To make matters more concerning, the part of the world you're used to seeing, the part that makes up your micro "world" is now largely invisible. You're locked into your own little forward operating base. It probably feels a little like the world with whom you normally interact is still out there interacting without you. It's lonely, I know. You start to wonder if the outer world has completely moved on without you.
One finds themselves weirdly wondering if they are missing something. One certainly misses home, and normalcy. At some point during this process, you may find yourself wondering if things will ever look the same again? When will things be normal again? It's like this on deployment too.
Right now, it is exactly how it looks. Shitty, weird, lonely, frustrating, and annoying. It's like this on deployment.
Things might look the same. They might not. I'm not here to posit any guarantees about how our worlds are going to look after the pandemic passes, but that as it turns out, it largely out of our control too. Having been on this roller coaster enough times though, if you manage to stay healthy, you world will very likely normalize again, and probably for the better.
So what do we do now?
First of all, accept that you're "on deployment" and act accordingly. Accept that what you think is happening right now is actually happening, and it ain't changing anytime soon. There's no more "how it used to be" or "how I want it to be." Right now, it is exactly how it looks. Shitty, weird, lonely, frustrating, and annoying. It's like this on deployment.
Secondly, build your work rhythm and personal operating rhythm around this new reality. Be disciplined. About your fitness, about your rest, about time with each other at home. Don't try to blend work stuff and home life. Do work stuff during "work time," and home stuff during normal time. On deployment, you must try to keep work and "normal" stuff separate. Otherwise both are a distraction to the other, and dilute intentionality.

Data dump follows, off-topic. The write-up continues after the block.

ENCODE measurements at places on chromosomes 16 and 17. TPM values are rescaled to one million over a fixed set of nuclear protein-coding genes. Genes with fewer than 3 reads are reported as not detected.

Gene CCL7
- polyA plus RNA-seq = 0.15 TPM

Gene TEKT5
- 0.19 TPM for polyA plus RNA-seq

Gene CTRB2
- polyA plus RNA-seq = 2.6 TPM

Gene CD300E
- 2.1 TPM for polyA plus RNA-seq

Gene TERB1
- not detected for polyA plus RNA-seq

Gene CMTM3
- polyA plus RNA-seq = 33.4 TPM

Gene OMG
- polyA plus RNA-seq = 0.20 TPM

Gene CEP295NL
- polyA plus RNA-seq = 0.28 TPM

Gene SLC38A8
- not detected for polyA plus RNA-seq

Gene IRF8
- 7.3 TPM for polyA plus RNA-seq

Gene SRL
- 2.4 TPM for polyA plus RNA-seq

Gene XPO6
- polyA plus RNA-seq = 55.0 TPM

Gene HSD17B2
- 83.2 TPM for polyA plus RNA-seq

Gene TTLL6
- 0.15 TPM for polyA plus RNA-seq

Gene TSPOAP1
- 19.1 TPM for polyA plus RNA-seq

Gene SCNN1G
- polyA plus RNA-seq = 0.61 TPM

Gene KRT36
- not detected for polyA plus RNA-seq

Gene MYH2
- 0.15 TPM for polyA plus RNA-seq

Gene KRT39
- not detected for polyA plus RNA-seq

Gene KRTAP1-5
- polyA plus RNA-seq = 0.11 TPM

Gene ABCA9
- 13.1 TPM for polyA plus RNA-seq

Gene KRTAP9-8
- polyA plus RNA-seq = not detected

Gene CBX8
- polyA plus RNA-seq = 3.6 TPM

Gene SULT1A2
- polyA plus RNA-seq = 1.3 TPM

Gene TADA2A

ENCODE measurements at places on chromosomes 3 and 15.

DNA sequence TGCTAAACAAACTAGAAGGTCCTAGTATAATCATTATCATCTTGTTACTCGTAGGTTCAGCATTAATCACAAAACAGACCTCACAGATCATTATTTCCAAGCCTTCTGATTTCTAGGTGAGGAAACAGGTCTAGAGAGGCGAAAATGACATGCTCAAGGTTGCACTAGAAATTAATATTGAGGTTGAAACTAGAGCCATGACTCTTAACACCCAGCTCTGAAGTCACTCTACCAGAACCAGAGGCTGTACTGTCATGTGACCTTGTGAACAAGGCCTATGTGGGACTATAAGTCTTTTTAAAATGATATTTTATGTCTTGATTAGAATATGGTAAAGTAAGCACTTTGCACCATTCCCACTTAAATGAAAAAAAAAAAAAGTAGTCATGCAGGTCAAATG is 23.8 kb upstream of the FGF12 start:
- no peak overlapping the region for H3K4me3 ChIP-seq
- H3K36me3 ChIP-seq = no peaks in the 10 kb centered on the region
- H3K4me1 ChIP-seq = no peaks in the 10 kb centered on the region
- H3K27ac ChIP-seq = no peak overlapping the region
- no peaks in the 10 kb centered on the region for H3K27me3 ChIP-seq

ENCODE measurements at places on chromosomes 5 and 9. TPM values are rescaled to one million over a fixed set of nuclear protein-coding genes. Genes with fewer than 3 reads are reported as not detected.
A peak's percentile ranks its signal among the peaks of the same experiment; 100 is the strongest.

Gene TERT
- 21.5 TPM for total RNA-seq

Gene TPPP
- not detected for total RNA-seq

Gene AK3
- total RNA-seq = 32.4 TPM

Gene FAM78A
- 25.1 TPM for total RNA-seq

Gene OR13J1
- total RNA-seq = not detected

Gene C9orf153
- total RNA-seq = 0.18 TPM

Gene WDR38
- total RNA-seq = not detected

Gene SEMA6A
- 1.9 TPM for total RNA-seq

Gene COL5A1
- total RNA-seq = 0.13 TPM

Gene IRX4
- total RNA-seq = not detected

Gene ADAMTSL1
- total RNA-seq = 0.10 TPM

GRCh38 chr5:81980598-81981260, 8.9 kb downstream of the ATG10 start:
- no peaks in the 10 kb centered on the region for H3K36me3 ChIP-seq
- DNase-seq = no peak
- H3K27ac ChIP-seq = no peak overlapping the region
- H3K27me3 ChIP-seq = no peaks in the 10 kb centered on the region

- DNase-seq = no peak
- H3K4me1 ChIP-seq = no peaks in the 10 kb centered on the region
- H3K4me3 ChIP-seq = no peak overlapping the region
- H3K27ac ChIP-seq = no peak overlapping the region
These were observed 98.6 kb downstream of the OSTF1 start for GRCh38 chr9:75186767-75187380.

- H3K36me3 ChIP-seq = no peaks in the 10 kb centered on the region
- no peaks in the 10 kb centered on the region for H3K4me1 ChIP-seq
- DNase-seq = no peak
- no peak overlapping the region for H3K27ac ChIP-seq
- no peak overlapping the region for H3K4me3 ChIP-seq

Thirdly, use what author Robert Greene calls Alive Time. Greene says there are two kinds of time in life, Alive Time and Dead Time. Dead Time is when we're passive and biding. Alive Time is us learning and acting and leveraging every second towards our future. It's pretty standard for folks on deployment to learn a language, finish a college degree, read tons of books, and get in the best shape of their lives. One of my best buddies did 5,000 pull-ups in 30 days. You can do the math. Email me if you complete it. By the way, this buddy finished it in 20 days.
Two other things you might realize on deployment. How your priorities get put into order, and how quickly you find out what things with respect to work are absolutely essential, and which things are fluff.
As World War I veteran of trench warfare, Erich Maria Remarque, and author of All Quiet on the Western Front wrote,
“Everyone knows that drill (formal marching) ceases at the front lines, and begins again a few miles behind, with all the absurdities of saluting and parade.”
Maybe the single most important thing to remember right now is you can do this! You can do it. Seriously. You have it in you. I'm not tossing anyone some empty, bullshit encouragement by saying this either. We've done it tons of times. My wife has done it. My friends and teammates, and their wives have done it. There's no special training that prepares anyone to deal with this type of situation. You only do it one day at a time. One disciplined, and intentionally planned, day at a time.